Winter 2003 Edition Selections
by Debora Greger
Sunday afternoon on the Place Pigalle,
a woman clad in scraps of black leather
would tower above me, bending as low
as her stilettos allowed. It was nothing personal.
by Alice Fulton
Edna Livingston was the loneliest girl in North America. She was the only Catholic High student who subscribed to Zen Teen: The Journal of Juvenile Macrobiotics published by the Youth in Asia Foundation (Euthanasia! Someone should point out the unhappy homonym), the only member of the Sodality of the Blessed Virgin who’d read Tropic of Cancer.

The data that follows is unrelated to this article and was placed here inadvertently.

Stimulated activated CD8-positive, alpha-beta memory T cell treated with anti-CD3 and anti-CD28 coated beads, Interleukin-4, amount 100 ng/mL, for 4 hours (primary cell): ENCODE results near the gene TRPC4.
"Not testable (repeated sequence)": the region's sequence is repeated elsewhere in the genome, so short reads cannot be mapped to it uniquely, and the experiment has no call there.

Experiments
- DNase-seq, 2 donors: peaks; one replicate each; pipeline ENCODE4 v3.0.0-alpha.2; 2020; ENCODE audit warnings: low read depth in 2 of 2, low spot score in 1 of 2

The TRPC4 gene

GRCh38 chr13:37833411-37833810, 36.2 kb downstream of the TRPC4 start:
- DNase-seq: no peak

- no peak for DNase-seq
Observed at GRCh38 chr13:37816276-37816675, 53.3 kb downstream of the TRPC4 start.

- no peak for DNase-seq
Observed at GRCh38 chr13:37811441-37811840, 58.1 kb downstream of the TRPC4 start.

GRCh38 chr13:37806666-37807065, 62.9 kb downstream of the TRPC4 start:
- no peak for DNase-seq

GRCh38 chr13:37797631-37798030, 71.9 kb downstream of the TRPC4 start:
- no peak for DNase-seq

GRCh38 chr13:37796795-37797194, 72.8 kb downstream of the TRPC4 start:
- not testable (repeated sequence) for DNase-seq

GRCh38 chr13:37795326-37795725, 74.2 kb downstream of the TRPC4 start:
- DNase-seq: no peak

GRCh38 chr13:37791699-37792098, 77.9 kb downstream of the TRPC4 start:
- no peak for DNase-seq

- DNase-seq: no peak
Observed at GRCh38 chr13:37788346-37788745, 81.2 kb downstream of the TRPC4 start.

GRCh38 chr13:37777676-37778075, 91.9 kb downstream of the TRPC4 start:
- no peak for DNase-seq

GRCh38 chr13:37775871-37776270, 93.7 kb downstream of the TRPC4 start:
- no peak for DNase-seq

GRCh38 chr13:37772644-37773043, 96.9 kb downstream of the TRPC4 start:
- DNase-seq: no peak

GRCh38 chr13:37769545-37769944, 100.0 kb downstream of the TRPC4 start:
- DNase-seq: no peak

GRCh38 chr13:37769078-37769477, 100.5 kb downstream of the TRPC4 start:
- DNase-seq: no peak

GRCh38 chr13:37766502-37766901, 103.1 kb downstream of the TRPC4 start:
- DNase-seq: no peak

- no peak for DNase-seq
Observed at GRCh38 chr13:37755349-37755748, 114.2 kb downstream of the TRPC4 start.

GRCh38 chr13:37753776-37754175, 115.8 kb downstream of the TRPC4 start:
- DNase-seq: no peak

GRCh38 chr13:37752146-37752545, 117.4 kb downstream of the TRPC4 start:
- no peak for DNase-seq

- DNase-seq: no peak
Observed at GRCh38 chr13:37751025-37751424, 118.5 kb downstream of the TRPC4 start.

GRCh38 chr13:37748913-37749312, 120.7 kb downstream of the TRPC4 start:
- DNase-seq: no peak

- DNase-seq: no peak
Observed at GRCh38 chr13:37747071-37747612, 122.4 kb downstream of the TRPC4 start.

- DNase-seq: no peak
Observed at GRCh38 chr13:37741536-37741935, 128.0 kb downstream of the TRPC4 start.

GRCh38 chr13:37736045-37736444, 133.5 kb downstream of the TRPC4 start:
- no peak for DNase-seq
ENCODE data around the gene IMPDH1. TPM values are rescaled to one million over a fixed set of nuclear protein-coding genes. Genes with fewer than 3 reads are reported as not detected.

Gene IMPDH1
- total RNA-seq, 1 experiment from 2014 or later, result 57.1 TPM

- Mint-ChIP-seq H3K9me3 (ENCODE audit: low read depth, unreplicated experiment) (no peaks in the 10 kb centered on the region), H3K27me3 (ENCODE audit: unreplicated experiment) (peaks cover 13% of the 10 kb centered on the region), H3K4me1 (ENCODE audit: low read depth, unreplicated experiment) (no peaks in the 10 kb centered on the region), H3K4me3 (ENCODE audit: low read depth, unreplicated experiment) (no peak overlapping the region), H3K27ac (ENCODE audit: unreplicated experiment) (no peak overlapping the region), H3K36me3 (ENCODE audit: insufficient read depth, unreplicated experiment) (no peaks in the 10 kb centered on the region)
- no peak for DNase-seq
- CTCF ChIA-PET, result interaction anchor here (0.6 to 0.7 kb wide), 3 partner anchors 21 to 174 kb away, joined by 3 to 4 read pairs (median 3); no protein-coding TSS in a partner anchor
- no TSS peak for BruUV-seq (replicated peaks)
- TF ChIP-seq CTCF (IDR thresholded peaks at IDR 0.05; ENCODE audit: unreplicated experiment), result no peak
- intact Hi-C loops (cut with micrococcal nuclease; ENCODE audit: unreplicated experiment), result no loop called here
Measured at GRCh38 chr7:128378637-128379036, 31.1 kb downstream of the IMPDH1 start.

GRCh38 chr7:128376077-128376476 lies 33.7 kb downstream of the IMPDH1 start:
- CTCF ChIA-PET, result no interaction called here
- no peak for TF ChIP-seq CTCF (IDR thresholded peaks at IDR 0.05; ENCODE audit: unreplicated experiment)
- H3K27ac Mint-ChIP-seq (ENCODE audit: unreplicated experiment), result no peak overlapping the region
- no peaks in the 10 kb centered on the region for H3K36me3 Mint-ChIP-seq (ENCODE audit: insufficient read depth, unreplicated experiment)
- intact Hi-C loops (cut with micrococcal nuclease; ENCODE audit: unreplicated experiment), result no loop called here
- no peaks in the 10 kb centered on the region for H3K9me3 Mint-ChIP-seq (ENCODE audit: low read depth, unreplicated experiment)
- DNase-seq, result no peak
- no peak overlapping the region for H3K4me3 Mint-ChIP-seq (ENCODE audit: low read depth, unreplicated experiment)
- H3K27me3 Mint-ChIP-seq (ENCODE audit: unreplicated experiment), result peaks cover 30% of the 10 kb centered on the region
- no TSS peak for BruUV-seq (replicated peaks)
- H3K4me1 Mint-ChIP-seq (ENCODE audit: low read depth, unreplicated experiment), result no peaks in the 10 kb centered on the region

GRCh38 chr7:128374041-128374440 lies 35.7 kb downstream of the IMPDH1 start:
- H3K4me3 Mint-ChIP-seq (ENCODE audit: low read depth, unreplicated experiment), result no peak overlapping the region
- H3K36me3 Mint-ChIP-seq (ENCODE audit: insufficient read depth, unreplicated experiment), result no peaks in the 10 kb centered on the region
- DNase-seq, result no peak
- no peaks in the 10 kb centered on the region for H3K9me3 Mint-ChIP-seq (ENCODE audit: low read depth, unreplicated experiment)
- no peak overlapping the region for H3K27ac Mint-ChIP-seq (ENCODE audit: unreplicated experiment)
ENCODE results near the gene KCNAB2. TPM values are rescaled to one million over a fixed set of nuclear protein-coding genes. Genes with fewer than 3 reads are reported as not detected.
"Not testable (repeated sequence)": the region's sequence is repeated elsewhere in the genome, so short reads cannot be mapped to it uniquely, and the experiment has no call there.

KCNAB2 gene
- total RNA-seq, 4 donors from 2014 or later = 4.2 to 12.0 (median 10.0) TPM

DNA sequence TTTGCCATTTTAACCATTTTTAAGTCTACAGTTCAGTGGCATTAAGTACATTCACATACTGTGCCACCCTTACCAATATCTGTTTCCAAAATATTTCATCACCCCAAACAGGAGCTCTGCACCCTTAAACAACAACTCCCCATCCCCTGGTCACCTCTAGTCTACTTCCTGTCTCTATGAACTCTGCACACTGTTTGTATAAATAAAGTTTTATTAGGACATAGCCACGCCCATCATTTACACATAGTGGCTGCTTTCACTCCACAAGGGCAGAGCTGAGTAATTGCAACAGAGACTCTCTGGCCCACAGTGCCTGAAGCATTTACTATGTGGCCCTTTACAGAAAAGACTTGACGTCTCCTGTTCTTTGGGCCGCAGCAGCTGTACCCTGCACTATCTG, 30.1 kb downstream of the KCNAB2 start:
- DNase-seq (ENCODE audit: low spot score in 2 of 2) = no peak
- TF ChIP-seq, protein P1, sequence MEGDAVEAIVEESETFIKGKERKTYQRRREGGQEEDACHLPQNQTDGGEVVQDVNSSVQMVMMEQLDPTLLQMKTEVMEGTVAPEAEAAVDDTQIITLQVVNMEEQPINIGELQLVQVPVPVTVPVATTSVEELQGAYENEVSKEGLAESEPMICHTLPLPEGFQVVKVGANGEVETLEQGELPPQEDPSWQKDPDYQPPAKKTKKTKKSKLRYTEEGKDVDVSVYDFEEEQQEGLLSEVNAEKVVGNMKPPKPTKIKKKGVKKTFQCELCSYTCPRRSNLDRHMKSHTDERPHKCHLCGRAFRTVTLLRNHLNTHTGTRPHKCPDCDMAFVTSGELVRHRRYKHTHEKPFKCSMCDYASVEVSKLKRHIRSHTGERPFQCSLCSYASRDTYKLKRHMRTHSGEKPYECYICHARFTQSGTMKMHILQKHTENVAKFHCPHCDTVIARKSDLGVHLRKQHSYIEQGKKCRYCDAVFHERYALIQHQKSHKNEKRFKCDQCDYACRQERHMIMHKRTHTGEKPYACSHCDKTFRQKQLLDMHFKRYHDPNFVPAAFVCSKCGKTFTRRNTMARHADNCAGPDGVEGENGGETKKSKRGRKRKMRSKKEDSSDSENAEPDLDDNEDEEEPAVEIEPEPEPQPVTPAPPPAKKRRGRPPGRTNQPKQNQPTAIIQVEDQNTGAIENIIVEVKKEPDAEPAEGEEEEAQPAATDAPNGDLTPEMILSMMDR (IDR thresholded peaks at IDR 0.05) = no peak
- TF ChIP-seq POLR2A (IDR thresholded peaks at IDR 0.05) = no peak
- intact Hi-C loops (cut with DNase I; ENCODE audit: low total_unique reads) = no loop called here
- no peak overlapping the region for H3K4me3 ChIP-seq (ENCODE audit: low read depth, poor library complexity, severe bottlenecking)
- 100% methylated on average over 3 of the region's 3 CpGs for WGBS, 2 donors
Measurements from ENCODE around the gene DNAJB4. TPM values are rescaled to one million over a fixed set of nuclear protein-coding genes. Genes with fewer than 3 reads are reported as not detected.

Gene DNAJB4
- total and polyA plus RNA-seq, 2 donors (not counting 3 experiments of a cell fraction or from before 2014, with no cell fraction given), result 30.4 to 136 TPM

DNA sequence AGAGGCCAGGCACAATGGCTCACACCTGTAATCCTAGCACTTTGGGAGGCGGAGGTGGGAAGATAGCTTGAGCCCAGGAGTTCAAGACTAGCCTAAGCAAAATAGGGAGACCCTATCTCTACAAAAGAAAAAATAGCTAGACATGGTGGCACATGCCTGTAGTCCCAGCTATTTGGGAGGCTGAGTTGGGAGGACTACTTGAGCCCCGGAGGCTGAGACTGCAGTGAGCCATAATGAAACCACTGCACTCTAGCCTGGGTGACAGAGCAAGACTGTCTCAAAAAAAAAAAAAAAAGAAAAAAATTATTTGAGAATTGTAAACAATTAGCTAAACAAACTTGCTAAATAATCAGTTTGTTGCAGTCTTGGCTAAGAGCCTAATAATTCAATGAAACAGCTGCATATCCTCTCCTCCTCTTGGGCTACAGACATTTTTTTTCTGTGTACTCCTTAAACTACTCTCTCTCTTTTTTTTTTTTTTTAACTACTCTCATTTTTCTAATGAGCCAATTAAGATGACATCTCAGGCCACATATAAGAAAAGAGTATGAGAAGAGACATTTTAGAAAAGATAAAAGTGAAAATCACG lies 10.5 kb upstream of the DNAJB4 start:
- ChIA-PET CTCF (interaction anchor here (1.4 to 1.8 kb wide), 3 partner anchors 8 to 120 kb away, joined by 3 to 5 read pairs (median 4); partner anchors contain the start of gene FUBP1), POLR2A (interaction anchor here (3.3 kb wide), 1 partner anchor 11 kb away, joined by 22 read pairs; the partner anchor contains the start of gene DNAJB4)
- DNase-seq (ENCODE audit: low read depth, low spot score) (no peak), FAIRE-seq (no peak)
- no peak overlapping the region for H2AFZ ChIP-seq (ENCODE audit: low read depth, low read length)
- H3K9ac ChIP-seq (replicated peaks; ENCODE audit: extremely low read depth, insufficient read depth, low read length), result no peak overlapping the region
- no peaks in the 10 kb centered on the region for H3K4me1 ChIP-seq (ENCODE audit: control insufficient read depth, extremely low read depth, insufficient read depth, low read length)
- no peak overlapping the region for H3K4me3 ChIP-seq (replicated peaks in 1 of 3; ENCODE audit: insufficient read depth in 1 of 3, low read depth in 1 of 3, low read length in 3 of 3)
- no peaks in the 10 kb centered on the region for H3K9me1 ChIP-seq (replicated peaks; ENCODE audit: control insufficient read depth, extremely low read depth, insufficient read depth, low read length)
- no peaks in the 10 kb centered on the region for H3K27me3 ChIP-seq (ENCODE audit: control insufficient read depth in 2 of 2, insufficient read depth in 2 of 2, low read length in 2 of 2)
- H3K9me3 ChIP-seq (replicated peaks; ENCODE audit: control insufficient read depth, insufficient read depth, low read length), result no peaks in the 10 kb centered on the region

by Nance Van Winckel
On the talk show, a former woman
says the new penis is the size
of your thumb, reaching for and pressing
her fingers around the host’s.
by John Latta
In the heydays of which, spectator
To a probable reversal, I sat regularly around
And yakked my big head off.
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